Why Publishers Need To Start Observing The World Of Online Gaming

I’m a Killzone addict, a Black Ops nut, an Assassin’s Creed madman, a Burnout whore, a Transformers regular and an Uncharted dreamer. So competitive multiplayer definitely makes up a large part of my gaming indulgences but yet recently I’ve been wondering about the whole situation with developers/publishers and co-operative modes.

With the dramatic and arguably sudden success of online competitive multiplayer, games studios seem to feel they have to slap on a team deathmatch-capture the ‘thing’-domination-free for all sticker before they actually release a new game. Otherwise, they fear consumers won’t deem it a worthwhile purchase with a decent amount of value for their hard earned cash. Most of the time the multiplayer stuff they hastily come up with is unoriginal but perfectly functional, and while you can’t really see any reason why you should play it, the developers feel they’ve at least ticked off that magical box and suddenly it is a ‘full and fantastic product’.

To any developers out there who may by some strange luck be reading this; the reality of online gaming is that most gamers will pour their portion of multiplayer time into only one or two titles. The fact of the matter is that these competitive gaming mammoths demand an awful lot of time from the average player.

First up we’ve got to get our head around all the intricate menus and customisations, and then find our feet on the actual battle ground, learning maps, tricks, which weapons we are good with etc etc. And that’s even before we’ve begun putting practice in, because very few people will continue to plug away at multiplayer on a game they suck at.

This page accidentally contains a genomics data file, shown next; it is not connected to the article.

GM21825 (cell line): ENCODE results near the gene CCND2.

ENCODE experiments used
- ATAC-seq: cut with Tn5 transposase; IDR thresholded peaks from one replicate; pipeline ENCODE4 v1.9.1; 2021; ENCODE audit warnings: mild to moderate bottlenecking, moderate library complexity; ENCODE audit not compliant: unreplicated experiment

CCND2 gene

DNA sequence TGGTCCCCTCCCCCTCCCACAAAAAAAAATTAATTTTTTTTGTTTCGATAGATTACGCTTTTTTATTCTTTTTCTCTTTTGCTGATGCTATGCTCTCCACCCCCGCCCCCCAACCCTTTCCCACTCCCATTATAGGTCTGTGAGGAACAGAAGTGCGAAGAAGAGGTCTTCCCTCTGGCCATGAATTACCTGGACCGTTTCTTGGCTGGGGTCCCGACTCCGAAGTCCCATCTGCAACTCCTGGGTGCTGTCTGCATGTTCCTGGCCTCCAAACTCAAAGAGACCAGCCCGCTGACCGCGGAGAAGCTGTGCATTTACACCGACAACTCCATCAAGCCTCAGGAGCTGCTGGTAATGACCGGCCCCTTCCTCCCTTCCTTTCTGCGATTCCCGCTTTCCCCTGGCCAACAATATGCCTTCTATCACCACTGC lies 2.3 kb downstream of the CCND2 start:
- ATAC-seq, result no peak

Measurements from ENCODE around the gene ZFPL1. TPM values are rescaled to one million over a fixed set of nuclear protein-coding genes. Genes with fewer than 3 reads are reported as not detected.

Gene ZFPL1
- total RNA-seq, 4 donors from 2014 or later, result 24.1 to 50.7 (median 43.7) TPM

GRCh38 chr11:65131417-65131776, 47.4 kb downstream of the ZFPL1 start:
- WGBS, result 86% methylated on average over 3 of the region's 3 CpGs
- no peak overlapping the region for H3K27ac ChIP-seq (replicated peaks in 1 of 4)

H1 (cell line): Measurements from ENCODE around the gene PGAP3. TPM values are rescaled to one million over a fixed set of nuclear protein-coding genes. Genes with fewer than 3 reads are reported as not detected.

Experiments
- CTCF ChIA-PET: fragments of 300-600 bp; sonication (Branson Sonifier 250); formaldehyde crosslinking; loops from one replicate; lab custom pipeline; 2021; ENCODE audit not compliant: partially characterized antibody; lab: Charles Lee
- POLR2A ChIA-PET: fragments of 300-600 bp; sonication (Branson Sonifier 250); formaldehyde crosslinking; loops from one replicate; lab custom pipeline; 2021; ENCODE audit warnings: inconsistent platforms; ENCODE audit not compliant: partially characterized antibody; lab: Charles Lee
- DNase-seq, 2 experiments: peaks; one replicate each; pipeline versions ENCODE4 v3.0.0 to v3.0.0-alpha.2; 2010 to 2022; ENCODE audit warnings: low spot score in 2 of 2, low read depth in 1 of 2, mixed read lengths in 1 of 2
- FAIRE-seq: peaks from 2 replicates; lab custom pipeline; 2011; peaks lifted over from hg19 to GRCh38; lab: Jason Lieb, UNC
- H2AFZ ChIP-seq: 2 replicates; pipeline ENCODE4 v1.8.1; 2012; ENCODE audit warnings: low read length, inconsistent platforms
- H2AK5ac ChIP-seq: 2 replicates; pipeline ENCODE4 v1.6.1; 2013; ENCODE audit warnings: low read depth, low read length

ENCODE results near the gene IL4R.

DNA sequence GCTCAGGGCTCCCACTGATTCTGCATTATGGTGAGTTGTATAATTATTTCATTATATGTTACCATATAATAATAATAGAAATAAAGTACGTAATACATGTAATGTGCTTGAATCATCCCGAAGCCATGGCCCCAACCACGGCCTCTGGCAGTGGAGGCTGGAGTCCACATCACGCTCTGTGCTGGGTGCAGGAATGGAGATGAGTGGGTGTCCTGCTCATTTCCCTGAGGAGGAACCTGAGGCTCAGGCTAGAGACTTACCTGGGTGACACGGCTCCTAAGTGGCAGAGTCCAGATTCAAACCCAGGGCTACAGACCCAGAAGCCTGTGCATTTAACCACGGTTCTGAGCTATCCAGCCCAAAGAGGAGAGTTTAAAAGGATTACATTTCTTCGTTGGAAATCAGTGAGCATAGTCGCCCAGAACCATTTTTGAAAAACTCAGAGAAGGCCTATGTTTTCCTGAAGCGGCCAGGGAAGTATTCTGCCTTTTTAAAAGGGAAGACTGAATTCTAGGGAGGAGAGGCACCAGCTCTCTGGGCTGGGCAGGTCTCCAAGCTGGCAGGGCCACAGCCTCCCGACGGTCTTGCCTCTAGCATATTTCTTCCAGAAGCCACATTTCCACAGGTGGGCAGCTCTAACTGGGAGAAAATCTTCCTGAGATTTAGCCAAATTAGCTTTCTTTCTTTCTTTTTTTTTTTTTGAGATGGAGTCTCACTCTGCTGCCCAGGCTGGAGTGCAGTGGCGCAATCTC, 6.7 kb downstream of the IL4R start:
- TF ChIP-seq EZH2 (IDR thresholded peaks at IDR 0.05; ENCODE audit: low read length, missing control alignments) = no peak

So time is an issue perhaps more in the sense of an investment, and yet publishers seem to think that we will flock like feral animals to whatever coloured plonk of multiplayer they produce each month. They don’t seem to get it. We get attached to our online existence on certain games (those special one or two where you feel at home) and publishers expect us to just abandon them and all those hours of learning and experience just so we can start the whole process all over again on their game!

It’s completely ridiculous considering these guys are supposed to know what it’s like being a gamer. Worse yet is that fact that the new multiplayer they want you to jump into isn’t even that different from the one you’re already happy playing! This is why genuinely original online game modes draw the crowds, look at Assassin’s Creed: Brotherhood – Ubisoft’s best selling game of all time.

So it is here that I make my case for a slight left turn in the development world. Studios should look to co-op modes for that edge. They should pay attention and notice the unexploited success of co-op survival modes and get creative with it.  They should look at why Zombies floats so many boats. They should recognize that players get a real buzz when fellow gamers team up and unite in competitive multiplayers.

When folks collaborate and work together towards some end they get a real sense of humanity and satisfaction. Humans are social animals, it’s an observation many have made and one we can’t escape. Half the appeal of the competitive multiplayer world is the fact you know that it is a social universe as much as it is a death dealing one.

Obviously we will continue to enjoy and evolve our tastes for online action (not that kind I hope), and a handful of titles each year might draw us in for many months, but look at what Valve is doing with Portal 2, at what Naughty Dog are doing with Uncharted 3 (why are they one of the few people giving split-screen the time it deserves?), at People Can Fly with Bulletstorm and so on. Am I the only one who thinks this is where game developers should be looking at this stage? Just think about how terrible the multiplayer on Dead Space 2 is…and how fantastic a separate co –op campaign could be.